Bonds

Wisconsin issues RFQ to fill bond underwriting ranks

Wisconsin has released a request for qualifications from firms willing to serve as bond underwriters in either a senior manager or co-manager capacity.

The state Capital Finance Office will set up pools of qualified investment banking firms, which it will use to designate underwriting syndicates effective through Dec. 31, 2026.

Clarifications are due by noon Central time on Nov. 29 and bids are due by noon on Dec. 8.

“We aren’t seeking a specific number of firms for the senior manager and co-manager pools,” said Aaron Heintz, director of the Wisconsin Capital Finance Office.

“We aren’t seeking a specific number of firms for the senior manager and co-manager pools and will rely on the review team and input from one of our municipal advisors, Baker Tilly Municipal Advisors, in determining the composition of the most qualified firms for each pool,” said Capital Finance Director Aaron Heintz.

When assembling underwriting syndicates, Heintz said, the state will not use underwriting pools on a rotational basis but will base its selection on participation in competitive sales of state bonds, performance in those competitive sales and investment banking or other coverage of the state’s debt portfolio.

In contrast to the last RFQ, released in 2020, when the prevailing market trend was taxable advance refundings, this RFQ asks firms if Wisconsin should reconsider its metrics for which bonds to refund given current trends.

Specifically, the new RFQ asks firms to analyze the implications of the continued elimination of tax-exempt advance refundings and the issuance of refunding bonds with a tender component.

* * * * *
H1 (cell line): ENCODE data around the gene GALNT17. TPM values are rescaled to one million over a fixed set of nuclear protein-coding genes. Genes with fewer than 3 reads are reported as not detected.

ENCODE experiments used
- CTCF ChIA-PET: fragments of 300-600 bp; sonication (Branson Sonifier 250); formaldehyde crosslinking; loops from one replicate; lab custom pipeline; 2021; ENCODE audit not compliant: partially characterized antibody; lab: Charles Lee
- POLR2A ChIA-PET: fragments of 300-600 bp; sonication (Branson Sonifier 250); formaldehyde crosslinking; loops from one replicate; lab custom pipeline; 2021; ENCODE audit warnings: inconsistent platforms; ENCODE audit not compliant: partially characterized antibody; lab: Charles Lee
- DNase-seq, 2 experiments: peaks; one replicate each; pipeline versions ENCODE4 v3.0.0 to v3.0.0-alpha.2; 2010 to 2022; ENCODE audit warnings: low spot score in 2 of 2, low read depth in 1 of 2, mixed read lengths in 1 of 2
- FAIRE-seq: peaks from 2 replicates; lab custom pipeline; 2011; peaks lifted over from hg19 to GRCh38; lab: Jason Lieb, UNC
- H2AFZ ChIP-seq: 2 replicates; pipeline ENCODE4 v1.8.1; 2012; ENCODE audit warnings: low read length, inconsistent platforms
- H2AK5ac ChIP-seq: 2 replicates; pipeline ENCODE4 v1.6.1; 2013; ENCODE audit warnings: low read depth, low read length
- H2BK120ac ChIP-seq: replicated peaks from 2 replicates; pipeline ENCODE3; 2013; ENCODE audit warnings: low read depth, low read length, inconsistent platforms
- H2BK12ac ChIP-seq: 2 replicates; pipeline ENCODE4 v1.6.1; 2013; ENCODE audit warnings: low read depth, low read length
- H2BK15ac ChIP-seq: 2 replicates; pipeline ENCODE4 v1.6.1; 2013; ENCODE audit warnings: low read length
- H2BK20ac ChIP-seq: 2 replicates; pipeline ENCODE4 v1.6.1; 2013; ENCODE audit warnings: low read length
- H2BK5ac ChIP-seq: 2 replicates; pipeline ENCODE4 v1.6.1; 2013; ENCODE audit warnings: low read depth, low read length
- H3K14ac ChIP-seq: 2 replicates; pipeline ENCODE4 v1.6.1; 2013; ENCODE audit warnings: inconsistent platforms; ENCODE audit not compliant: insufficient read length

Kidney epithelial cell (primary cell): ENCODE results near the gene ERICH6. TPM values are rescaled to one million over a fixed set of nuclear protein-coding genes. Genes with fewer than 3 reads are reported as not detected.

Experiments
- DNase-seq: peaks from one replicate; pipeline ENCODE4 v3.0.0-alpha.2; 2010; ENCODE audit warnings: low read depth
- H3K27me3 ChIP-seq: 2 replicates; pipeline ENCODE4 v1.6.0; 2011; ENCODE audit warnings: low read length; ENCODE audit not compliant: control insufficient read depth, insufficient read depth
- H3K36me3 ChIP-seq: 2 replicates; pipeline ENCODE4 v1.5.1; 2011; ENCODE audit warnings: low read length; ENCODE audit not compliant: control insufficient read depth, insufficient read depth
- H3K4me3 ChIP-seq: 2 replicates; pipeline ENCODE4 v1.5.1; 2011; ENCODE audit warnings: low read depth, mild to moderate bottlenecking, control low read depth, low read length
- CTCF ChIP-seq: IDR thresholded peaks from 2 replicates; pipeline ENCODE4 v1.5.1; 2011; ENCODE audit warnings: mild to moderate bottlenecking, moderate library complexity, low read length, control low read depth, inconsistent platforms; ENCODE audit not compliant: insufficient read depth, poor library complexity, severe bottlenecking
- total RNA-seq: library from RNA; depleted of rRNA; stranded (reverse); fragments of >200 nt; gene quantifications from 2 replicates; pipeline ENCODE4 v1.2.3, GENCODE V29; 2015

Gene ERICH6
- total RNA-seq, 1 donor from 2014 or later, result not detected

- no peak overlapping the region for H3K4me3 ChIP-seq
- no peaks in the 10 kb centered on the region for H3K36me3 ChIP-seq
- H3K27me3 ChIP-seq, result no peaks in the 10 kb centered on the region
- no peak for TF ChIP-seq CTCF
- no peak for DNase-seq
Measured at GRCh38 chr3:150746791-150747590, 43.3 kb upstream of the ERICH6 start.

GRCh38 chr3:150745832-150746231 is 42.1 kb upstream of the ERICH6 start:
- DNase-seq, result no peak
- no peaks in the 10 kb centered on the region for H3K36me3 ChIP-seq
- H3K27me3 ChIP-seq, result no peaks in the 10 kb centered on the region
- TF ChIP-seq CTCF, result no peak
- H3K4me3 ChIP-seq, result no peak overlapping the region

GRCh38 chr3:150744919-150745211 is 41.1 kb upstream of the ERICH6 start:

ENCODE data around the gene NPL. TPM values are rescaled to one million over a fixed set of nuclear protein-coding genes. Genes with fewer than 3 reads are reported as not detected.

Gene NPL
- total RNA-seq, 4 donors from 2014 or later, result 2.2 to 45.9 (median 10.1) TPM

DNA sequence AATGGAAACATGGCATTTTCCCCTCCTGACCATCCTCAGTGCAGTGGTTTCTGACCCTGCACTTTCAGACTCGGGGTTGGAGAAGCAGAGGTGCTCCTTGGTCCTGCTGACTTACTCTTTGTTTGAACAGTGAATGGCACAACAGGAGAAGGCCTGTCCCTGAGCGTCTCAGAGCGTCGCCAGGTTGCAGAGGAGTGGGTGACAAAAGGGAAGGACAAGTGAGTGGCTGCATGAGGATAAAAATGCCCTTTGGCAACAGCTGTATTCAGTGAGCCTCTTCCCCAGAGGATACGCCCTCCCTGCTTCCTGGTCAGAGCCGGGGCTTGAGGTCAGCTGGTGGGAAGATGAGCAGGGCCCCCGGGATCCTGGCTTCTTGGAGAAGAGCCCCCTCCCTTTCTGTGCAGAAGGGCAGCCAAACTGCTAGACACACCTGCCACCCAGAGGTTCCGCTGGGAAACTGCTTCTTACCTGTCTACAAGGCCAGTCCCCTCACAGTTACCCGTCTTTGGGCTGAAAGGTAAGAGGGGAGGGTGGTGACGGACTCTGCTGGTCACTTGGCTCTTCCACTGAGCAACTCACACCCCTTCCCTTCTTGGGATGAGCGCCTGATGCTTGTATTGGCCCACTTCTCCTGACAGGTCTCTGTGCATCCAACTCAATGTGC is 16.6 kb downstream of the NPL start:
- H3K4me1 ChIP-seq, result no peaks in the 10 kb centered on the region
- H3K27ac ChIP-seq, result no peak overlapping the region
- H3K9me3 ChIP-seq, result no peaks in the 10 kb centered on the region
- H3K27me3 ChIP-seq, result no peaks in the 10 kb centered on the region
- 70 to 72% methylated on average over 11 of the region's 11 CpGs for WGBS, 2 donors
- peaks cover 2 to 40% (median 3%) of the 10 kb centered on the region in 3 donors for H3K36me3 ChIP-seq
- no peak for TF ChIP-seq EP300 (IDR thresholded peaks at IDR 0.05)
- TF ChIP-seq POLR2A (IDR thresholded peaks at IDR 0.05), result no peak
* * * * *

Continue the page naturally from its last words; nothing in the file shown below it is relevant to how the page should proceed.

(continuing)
In 2017, the Tax Cuts and Jobs Act wiped out tax-exempt advanced refundings, and since then, tenders have become a trend to help issuers obtain interest cost savings. In a tender transaction, the issuer buys back outstanding tax-exempt bonds, typically financing the transaction through current refunding bonds which are tax-exempt.

Wisconsin is also facing interest rate uncertainty and statewide challenges that have persisted through the pandemic.

The state now has a $7 billion surplus, one triple-A bond rating and three at the double-A-plus level. But it is still grappling with an affordable housing crunch, an aging workforce and difficulties hiring and retaining top talent, Heintz said.

In May, the CEO of Wisconsin’s Housing and Economic Development Authority said the state needs to add 120,000 new rental units to close its affordable housing gap. And in September, Gov. Tony Evers convened a special session of the state legislature to address Wisconsin’s labor shortfall.

Per state policy, minority-owned firms should underwrite at least 6% of Wisconsin’s  obligations and disabled veteran-owned firms at least 1%.

The RFQ directs firms to explain the best structure of an underwriting syndicate for a $300 million general obligation refunding bond issue sold by negotiated transaction, among other questions. A committee composed of capital finance staffers and other expert state employees will review responses.

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